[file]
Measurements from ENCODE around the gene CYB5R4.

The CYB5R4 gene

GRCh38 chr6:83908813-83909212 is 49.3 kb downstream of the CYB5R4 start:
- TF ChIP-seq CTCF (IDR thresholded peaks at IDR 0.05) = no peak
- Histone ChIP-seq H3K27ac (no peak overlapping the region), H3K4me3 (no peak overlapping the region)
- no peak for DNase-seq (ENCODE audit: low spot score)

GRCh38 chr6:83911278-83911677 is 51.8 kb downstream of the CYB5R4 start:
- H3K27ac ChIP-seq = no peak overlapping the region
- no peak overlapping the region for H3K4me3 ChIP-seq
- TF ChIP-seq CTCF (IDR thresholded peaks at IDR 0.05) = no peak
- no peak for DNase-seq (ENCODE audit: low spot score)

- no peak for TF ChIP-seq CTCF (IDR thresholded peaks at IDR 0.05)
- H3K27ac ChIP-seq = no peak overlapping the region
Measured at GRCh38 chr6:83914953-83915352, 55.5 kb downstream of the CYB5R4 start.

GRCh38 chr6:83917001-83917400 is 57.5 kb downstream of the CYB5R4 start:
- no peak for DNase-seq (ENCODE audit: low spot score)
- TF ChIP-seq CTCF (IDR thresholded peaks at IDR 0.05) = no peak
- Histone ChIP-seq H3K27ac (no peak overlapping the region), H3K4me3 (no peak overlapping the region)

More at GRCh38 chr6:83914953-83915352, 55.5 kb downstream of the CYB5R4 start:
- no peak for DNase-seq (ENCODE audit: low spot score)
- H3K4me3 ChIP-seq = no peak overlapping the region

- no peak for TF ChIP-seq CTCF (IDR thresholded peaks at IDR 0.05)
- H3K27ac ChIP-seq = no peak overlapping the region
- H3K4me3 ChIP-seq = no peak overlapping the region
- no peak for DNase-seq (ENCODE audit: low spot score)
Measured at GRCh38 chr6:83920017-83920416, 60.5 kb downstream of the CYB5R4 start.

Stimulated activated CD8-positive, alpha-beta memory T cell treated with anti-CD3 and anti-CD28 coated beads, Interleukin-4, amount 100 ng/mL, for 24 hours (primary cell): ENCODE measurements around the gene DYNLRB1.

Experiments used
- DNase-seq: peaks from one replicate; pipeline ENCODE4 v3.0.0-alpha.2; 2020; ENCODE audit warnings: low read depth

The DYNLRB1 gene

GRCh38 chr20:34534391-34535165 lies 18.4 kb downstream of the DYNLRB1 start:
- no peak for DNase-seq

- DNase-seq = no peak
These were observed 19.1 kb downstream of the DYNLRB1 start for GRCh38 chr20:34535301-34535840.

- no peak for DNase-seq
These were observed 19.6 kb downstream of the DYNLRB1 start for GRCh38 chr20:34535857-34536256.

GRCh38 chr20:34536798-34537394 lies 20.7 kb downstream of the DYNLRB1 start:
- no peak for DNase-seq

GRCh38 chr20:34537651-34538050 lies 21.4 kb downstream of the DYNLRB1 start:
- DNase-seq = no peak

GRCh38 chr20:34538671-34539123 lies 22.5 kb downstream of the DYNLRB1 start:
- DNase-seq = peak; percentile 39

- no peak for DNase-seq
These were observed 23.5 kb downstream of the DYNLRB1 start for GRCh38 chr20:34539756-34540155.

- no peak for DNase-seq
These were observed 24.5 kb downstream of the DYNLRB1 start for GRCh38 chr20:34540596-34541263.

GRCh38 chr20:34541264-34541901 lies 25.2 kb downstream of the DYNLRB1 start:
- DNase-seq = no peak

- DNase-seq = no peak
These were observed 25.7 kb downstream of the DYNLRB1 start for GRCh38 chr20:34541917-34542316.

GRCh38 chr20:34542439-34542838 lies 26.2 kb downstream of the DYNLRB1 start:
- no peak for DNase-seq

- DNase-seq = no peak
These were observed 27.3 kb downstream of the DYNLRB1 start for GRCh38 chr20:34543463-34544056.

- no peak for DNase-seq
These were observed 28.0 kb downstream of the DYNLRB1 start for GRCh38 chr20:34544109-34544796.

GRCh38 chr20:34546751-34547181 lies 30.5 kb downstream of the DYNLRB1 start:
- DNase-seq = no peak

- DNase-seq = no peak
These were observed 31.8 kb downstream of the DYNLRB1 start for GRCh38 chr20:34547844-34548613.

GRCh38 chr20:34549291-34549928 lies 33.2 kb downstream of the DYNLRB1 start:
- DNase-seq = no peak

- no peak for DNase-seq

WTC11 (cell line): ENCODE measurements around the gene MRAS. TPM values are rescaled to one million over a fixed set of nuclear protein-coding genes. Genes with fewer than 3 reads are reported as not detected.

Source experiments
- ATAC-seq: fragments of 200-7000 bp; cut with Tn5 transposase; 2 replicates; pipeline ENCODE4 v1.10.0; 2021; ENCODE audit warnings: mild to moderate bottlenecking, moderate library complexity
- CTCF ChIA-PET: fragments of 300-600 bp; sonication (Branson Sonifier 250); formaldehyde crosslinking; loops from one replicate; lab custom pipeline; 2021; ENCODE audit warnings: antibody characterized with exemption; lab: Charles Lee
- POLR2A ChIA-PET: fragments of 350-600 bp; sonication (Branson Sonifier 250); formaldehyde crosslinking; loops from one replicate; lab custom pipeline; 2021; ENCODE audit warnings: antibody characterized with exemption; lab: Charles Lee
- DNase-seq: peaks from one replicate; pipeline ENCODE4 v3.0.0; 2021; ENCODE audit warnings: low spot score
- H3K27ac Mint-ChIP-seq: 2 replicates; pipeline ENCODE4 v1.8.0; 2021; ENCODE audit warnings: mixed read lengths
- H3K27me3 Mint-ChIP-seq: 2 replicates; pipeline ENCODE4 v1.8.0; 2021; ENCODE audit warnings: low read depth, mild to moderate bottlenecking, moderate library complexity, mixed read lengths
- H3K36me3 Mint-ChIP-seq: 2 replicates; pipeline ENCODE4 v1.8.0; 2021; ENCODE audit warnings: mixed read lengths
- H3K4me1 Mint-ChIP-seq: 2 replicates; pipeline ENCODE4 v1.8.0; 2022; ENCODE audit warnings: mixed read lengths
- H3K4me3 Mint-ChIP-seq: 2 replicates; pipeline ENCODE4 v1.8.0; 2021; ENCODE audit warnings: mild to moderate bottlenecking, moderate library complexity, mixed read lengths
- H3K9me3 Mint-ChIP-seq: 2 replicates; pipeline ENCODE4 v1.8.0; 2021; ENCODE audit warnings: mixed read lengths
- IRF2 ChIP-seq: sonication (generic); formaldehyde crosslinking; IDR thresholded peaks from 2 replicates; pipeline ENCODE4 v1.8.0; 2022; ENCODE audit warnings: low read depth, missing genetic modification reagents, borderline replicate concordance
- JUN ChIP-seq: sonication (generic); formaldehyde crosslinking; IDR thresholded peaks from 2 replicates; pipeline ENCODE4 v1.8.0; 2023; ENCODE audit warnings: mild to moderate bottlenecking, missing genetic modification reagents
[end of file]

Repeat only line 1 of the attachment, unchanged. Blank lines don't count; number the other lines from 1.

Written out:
Measurements from ENCODE around the gene CYB5R4.